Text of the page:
The Ave Maria Chronicles: Responses and Addenda
I'm getting responses to my material -- for a change, to my own site rather than Mark Shea's.
In fact, Ambrose brought up a very good point: "To my knwoledge there are only two econ professors on staff at AMU Naples at this time: Gabriel Martinez and Guillermo Montez. I confess I know almost nothing about these gentlemen, but some quick searches reveal some rather esoteric works with few sniffs of a 'neo-conservative laissez faire' bent - whatever that is." (Well, if you don't know, how could you "sniff" it out if it was there?) "Given that the econ departments of many Catholic schools are overrun with Marxists and socialists of various stripes, I'm wondering what a Catholic econ department should look like, and whether the Holy Father would find AMU's any more exceptionable than, say, Georgetown's. If I didn't know better, I'd think that your ideal would be one filled with distributists..."
As a matter of fact, Ambrose, I do think so. So would several popes of the last century. After the fall of communism, John Paul II was quick to remind the West of the excesses of capitalism, in the rush to rebuild the East.
Closer to home, there was a lot of word on the street that Michael Novak, and one other gentleman of that ilk, was going to be on the economics faculty. Maybe so, but I took the time to check the economics course of study at the AMU website: "Because the ultimate goal of economics is to understand the truth about the economy and to suggest ethical and appropriate courses of action, the study of Catholic Social Teaching is crucial. Understanding that the economy is a means for the fulfillment of the human person and not the converse, we guide our study of economics by the three pillars of the Social Magisterium: human dignity, solidarity, and subsidiarity. Thus our courses emphasize the primacy of labor, the right to private property, the right to economic initiative, the just regulation of the economy by government, and the role of intermediate organizations."
Now, that's more like it (and they do include Belloc on the reading list, by the way), and if they can live up to that, I'm happy to stand corrected. In fact, I'm more than happy, I'm damned delerious, if the project as a whole reflects that philosophy.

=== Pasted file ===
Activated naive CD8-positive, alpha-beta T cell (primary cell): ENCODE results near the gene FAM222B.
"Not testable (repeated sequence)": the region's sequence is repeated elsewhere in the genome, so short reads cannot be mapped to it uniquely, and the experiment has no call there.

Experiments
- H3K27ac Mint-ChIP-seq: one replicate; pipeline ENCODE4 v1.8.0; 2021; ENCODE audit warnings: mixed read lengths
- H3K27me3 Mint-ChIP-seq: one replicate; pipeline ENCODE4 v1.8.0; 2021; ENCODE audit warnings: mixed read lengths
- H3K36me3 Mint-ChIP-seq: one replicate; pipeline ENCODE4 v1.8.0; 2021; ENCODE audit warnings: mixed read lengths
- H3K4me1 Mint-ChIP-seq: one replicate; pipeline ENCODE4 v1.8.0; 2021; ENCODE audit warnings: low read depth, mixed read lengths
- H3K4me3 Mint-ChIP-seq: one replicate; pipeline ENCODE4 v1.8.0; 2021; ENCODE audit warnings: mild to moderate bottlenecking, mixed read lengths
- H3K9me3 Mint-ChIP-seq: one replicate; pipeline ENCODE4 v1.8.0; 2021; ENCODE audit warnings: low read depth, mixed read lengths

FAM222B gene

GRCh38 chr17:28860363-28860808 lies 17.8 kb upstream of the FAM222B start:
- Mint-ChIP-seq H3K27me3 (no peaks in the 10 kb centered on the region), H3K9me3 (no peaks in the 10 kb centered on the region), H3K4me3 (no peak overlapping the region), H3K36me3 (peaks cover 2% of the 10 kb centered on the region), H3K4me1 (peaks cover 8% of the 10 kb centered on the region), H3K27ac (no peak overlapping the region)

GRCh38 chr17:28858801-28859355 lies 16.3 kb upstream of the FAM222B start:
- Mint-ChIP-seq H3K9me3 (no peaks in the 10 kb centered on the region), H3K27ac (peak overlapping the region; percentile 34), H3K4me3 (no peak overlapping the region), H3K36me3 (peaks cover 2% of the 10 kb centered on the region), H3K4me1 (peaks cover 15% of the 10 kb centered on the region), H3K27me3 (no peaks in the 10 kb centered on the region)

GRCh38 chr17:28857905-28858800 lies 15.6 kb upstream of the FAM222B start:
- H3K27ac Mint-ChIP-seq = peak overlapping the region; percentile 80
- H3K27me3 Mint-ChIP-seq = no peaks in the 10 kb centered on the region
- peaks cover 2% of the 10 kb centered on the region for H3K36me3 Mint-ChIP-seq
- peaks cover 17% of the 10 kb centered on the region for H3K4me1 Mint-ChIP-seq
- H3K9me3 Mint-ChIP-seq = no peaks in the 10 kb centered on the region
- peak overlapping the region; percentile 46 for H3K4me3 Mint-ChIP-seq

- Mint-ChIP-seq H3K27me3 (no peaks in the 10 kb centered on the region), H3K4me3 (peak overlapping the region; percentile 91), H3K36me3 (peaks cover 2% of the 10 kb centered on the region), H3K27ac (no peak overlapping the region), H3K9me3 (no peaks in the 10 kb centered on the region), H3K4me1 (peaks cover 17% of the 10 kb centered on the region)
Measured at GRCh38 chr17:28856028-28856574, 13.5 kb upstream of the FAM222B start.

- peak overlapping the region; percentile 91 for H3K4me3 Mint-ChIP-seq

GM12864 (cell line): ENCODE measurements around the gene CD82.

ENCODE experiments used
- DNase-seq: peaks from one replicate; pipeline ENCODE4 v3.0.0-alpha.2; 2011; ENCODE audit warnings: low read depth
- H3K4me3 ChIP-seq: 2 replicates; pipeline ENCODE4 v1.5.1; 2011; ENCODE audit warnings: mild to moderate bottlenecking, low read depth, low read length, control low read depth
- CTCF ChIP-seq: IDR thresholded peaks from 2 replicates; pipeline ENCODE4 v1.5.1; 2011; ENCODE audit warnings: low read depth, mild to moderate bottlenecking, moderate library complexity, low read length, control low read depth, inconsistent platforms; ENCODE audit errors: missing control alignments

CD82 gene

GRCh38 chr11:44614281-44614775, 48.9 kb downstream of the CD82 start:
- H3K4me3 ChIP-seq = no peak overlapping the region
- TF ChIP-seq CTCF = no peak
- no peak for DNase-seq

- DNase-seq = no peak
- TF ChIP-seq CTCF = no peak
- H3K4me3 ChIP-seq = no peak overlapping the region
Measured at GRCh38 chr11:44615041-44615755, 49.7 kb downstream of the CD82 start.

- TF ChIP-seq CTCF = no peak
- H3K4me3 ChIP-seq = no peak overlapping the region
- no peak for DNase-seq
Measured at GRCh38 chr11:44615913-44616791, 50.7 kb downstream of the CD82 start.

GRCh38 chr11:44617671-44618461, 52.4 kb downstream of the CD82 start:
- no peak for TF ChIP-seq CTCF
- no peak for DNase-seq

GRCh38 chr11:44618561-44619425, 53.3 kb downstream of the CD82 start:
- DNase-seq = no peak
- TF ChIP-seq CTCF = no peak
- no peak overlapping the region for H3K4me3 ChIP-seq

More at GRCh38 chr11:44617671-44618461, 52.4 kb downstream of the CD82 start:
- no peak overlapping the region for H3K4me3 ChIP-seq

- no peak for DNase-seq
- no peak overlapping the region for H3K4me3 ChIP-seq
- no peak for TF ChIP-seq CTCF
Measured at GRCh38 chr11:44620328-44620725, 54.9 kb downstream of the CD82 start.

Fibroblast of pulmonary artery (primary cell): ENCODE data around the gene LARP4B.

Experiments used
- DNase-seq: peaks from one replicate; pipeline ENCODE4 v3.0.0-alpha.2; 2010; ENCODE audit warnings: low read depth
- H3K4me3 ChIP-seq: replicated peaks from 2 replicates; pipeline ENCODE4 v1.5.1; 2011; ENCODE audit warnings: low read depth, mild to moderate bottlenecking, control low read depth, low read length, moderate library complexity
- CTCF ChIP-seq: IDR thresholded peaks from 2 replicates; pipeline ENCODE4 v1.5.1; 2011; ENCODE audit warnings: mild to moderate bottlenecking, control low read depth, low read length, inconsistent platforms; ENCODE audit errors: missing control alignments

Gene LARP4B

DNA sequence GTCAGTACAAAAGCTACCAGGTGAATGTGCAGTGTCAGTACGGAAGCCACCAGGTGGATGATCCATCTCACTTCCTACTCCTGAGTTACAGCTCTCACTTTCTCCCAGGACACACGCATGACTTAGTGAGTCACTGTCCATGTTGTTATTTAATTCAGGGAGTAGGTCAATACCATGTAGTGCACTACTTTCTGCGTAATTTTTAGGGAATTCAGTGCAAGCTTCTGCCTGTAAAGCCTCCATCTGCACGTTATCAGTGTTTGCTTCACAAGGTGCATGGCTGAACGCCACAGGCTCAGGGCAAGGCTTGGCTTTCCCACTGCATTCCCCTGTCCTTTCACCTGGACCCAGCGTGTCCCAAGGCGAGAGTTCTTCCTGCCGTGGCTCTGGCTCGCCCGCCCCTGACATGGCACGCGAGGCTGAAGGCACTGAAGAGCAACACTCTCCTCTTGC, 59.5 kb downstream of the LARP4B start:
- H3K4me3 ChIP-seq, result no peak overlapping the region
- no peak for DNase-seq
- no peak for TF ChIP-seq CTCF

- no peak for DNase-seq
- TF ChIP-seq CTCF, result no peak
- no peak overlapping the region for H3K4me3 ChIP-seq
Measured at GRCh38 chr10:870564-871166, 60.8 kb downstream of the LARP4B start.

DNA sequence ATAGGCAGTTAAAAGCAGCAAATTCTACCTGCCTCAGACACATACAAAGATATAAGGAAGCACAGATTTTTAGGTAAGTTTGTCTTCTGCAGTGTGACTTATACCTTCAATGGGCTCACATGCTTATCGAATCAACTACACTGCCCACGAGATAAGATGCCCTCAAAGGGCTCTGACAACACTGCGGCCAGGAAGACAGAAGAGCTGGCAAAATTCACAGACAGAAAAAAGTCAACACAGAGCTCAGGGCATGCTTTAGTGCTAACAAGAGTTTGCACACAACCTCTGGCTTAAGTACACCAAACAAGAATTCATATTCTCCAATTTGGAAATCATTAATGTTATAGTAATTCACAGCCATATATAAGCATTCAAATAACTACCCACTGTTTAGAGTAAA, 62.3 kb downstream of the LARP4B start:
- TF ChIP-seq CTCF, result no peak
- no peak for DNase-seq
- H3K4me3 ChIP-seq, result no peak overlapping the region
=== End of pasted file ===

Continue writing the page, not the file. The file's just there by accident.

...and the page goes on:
You see, in a classic sense, a university is not merely an isolated enclave. It draws a segment of the larger society to itself. That's why college towns have a certain characteristic about them. This is more than just building an educational institution. Mr Monaghan and those who assist him have a unique opportunity to inculcate a Catholic way of life on the larger society.
To that end, the original plans for the Town of Ave Maria, Florida, appear to resemble a "Catholic suburb," with all segments of land use carefully segregated, and accessible to one another mainly by automobile, as opposed to pedestrian traffic. This post-war phenomenon of urban planning has led to a waste of resources, and a push toward material excess that is characteristic of the "cultural Calvinism" that is American life. That is, you have to be a two-car family with a big house on a half- or one-acre lot to have "the good life" -- to say nothing of living the Catholic vision, as made manifest in this case. On the other hand, the proposal from the Notre Dame architecture students shows a careful mixed-use approach, more in keeping with traditional neighborhood development, and thus more conducive to various segments of the local culture interacting, and thus learning from, each other. One would hope for more emphasis on alternative forms of housing, including affordable options such as townhouses and garage apartments, to allow for a more balanced social structure in the town.
In other words, I should be able to walk from my home at one end of town, to work or shopping or whatever, in about ten minutes, or half a mile. How can you share the Faith with your neighbor, if the setting does not lend itself to meeting him? It's easier to do so on the sidewalk, than from a car. It's also easier if the wife doesn't have to put the kids in day care and work full-time, just so the family can afford to live there.
Mr Monaghan, to his great credit, left behind much of his career ambitions, to devote his life to using his fortune for spreading the Faith. If I were in a position to advise him (and I don't tend to move in those circles), I would suggest he spend less time reading Frank Lloyd Wright (who deserves more credit as an architect than as an urban planner), and more time reading Thomas Storck and Peter Maurin. The latter was influential in Dorothy Day's establishment of the Catholic Worker movement, and told of how both the rich and poor should help, and learn from, each other.
Will the "smoke-filled room" consist of shopkeepers and bricklayers as well as bankers and lawyers? Has Mr Monaghan ever heard of a concept known as "co-housing"? Can his vision of a Catholic society make room for subsidiarity at the neighborhood level, from the grassroots?
If he can expand his braintrust just enough to think outside the box, I promise to take back all the pizza jokes. Until then, the mere mention of an unsubstantiated rumor of theft was indeed imprudent, and shall be removed from this site.
He knows where to find me.